The tent that couldn’t stand up – a reply to Kezia Dugdale

Inside Labour Scotland“We need a big tent plan, not a core vote strategy, to win again in Scotland.”-Kezia Dugdale, 7th July 2015

That foremost authority on Scottish Labour politics, Antonio Gramsci, once gasped, “The old world is dying away, and the new world struggles to come forth: now is the time of monsters.” Scottish Labour has now moved even further on the road of the withering old and the failing new. The monstrous period of Jim Murphy has passed, yet the fairy stories and fantasies of Murphy’s politics remain. Kezia Dugdale, the anointed successor, exemplified this with her prescription that Labour’s core vote has dwindled to the point of electoral disaster and must instead be replaced by a ‘big tent’ strategy. Scottish Labour has an image problem – it has become branded with representing ‘the most vulnerable’ and must now pivot towards those who wish to ‘better themselves.’ Continue reading

The Not-So-Strange Death of Scottish Labour?

Inside Labour ScotlandWhen the time comes to construct the pantheon of Scottish Labour leaders, Ken Macintosh MSP will surely stand shoulder to shoulder with Jim Murphy at its highest point. To Murphy’s visions of speedy boarding for veterans and booze at football games, Macintosh has, in the past few weeks, added two radical insights of his own: that the Scottish Labour headquarters should move from Glasgow to Edinburgh and that, instead of a general-secretary, we should have a ‘chief executive’.

It’s easy to laugh at things like this, but this point demonstrates two of the fundamental problems Scottish Labour faces: that its problems are political but are perceived in the ‘apolitical’ language of ‘organisation’ and that the membership can place no trust in the leadership for salvation. Continue reading

On the resignation of Jim Murphy

revscotlogoThe following statement was published yesterday on Revitalise Scottish Labour, the website associated with the trade union left in Scotland and Scottish Labour activists involved in the Campaign for Socialism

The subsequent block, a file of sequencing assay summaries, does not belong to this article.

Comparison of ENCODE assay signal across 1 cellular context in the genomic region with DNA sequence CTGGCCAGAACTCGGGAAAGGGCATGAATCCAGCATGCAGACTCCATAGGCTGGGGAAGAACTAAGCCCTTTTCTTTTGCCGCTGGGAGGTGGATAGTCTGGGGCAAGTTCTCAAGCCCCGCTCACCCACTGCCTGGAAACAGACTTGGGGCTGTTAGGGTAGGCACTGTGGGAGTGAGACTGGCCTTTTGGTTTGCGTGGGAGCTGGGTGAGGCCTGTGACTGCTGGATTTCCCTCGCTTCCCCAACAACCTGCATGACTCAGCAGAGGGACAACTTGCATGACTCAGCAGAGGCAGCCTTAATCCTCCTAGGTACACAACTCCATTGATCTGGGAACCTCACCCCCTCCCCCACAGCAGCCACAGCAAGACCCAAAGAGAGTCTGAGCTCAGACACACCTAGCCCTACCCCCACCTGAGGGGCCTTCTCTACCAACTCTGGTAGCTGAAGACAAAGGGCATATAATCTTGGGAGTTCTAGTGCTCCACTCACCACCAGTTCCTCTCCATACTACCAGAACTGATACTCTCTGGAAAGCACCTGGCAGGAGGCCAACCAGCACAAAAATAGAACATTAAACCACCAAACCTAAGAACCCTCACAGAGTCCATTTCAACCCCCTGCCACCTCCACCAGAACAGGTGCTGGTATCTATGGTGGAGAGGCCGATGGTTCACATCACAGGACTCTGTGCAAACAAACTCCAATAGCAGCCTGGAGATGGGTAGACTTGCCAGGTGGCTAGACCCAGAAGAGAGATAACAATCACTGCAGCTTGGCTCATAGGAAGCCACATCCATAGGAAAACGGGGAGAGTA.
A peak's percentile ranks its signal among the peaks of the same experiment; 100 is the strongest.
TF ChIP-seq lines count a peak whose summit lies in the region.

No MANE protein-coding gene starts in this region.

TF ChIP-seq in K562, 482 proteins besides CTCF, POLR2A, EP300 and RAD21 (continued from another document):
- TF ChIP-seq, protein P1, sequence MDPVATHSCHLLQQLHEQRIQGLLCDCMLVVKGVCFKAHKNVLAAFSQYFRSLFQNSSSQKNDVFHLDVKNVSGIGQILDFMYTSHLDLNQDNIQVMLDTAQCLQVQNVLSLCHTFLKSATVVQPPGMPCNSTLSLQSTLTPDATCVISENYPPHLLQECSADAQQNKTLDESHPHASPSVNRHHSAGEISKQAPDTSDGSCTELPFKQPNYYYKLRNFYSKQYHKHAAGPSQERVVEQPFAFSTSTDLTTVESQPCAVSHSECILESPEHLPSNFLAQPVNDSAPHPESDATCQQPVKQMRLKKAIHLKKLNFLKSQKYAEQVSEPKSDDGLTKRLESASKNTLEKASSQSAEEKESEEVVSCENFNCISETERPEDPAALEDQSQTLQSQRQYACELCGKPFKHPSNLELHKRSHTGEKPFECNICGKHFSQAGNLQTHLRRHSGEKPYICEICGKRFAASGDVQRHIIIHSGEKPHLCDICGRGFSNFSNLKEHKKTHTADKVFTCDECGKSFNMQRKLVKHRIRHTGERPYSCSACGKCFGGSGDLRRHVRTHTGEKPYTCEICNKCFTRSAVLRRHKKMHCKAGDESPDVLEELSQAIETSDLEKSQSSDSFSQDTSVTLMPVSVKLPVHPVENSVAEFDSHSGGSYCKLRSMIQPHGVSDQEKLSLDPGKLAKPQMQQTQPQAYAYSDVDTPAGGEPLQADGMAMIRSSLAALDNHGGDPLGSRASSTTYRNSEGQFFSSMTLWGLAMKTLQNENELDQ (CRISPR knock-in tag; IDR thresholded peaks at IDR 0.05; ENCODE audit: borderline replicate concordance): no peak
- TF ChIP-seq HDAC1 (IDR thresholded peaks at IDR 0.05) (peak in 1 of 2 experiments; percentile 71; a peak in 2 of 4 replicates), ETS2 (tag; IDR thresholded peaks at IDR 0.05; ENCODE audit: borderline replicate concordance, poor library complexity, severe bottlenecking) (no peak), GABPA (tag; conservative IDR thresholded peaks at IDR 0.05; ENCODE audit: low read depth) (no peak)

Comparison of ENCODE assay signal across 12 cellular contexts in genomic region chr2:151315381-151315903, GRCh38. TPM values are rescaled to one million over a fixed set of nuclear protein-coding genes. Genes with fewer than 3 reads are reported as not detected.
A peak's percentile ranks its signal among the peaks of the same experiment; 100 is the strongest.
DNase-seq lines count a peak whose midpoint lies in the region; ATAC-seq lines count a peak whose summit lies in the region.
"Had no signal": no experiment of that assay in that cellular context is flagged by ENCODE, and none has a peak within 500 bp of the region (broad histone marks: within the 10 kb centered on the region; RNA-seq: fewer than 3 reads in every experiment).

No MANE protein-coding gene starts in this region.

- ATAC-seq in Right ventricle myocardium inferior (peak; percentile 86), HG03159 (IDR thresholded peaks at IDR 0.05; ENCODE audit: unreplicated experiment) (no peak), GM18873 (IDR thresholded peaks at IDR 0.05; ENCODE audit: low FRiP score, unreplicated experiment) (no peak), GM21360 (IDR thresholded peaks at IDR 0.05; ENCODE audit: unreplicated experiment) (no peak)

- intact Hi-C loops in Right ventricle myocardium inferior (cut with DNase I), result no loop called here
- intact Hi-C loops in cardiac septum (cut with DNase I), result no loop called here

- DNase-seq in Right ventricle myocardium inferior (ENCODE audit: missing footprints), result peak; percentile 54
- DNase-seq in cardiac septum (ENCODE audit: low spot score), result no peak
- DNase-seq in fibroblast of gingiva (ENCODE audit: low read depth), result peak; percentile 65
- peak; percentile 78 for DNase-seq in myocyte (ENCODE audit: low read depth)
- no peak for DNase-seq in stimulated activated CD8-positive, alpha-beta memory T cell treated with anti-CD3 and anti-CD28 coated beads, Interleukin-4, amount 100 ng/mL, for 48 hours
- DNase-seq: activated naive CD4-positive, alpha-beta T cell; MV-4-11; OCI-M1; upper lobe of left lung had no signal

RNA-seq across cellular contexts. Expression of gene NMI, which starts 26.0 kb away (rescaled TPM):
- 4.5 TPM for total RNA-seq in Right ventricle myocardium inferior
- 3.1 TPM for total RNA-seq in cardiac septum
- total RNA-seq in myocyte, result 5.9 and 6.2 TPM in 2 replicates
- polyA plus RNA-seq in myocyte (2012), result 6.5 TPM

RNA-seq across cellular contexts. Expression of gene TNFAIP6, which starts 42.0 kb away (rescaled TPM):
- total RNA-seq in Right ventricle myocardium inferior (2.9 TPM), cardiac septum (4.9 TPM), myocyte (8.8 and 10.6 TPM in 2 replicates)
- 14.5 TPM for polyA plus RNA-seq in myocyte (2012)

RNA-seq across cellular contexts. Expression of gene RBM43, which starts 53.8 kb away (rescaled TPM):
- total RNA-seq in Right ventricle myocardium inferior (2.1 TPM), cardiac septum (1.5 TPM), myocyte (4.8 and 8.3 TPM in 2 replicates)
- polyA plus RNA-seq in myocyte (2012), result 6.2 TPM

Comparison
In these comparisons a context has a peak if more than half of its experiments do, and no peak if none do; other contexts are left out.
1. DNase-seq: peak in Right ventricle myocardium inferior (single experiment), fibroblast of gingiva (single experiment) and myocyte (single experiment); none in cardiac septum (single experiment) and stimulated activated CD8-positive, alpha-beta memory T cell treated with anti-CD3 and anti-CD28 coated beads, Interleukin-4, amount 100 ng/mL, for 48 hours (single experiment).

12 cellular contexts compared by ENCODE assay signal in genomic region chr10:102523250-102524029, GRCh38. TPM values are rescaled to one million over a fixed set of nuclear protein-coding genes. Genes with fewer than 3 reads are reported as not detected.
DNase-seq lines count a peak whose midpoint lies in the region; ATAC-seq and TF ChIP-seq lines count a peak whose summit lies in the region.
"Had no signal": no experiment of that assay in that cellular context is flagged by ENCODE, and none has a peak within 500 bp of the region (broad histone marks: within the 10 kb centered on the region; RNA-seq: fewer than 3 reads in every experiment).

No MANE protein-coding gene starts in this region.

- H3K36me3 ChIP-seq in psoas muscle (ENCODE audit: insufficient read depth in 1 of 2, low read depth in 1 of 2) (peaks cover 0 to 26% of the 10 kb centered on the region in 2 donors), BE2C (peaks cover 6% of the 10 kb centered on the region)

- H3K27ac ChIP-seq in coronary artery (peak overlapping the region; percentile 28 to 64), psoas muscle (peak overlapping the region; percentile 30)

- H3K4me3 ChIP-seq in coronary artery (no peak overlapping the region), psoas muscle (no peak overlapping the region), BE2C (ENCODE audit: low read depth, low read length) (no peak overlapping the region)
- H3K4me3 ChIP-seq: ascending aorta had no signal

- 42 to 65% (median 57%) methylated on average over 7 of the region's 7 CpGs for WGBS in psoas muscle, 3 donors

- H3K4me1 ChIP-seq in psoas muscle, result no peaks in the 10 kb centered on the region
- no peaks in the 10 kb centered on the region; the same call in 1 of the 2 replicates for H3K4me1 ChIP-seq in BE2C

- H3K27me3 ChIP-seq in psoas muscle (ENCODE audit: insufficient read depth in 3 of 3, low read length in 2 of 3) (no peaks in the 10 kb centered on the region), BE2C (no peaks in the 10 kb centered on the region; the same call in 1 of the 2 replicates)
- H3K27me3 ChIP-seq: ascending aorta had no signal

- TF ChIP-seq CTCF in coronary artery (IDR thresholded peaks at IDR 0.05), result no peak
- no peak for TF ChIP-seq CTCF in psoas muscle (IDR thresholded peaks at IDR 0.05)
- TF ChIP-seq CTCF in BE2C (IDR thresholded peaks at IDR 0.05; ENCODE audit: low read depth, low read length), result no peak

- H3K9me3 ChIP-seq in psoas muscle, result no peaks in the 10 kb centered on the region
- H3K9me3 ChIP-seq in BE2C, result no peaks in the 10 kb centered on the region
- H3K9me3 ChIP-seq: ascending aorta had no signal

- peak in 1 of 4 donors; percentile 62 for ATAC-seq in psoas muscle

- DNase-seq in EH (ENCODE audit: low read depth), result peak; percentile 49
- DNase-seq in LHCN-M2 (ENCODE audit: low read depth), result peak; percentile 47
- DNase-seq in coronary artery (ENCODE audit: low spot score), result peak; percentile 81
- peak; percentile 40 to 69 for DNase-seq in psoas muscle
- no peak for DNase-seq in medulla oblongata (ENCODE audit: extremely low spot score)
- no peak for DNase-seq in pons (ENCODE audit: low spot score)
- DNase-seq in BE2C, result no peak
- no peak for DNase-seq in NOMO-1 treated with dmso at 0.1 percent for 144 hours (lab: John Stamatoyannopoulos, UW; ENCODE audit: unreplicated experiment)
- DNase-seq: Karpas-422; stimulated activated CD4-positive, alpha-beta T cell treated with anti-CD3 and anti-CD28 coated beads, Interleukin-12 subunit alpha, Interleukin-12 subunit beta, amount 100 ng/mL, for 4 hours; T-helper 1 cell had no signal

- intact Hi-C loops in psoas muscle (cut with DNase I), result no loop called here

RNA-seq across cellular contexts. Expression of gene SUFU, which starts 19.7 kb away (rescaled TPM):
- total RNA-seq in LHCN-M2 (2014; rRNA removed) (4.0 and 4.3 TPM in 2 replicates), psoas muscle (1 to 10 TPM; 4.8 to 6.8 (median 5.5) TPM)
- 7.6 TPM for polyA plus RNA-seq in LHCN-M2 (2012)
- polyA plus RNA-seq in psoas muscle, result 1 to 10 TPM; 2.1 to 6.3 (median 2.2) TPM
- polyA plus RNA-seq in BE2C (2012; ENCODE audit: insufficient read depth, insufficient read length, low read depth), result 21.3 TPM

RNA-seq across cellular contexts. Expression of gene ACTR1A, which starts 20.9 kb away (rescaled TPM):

Today’s Scottish Executive (SEC) was, to put it mildly, something out of the ordinary.

The meeting was presented with a report on the general election that focused on the organisational aspects of the campaign. However, it swiftly moved on to concerns about the political message and of course the leadership, when a motion of no confidence in Jim Murphy as Scottish Labour Leader was proposed and seconded by representatives from the trade union and constituency party sections. Continue reading

The Tories won a tactical victory – not an endorsement of austerity

Austerity is failingThe general election result was not an endorsement of austerity but was a stunning Tory tactical success. The Tories adopted a policy of defending key marginal seats against Labour and UKIP and attacking in Liberal Democrat seats. The strategy worked and lead to a Tory majority government for the first time since 1992. This was done on a swing of 0.8% to the Tories, with Cameron returned as Prime Minister with 36.9% of the vote, the lowest share in history. The coalition government meanwhile suffered an overall loss of 14.4%, but remarkably the Tories ensured that all of this loss was suffered by the Liberal Democrats. This represents the biggest ever loss by a governing party.  Continue reading

Jim Murphy has no mandate and must go, say Scottish unions

Jim Murphy accepting the Scottish leadershipTrade unions in Scotland have called for Jim Murphy to step down as leader of Scottish Labour as Neil Findlay who stood against Murphy for the leadership last year with the backing of the Left and almost all trade unions announced his resignation from the shadow cabinet at Holyrood where he held the fair work, skills and training brief. The election was a “disaster” for the Scottish Labour Party, he said, sand its problems were “wide ranging and deep“.

Reacting to the loss of every Labour seat in Scotland bar one, Pat Rafferty, leader of the biggest union in Scotland, Unite, said: Continue reading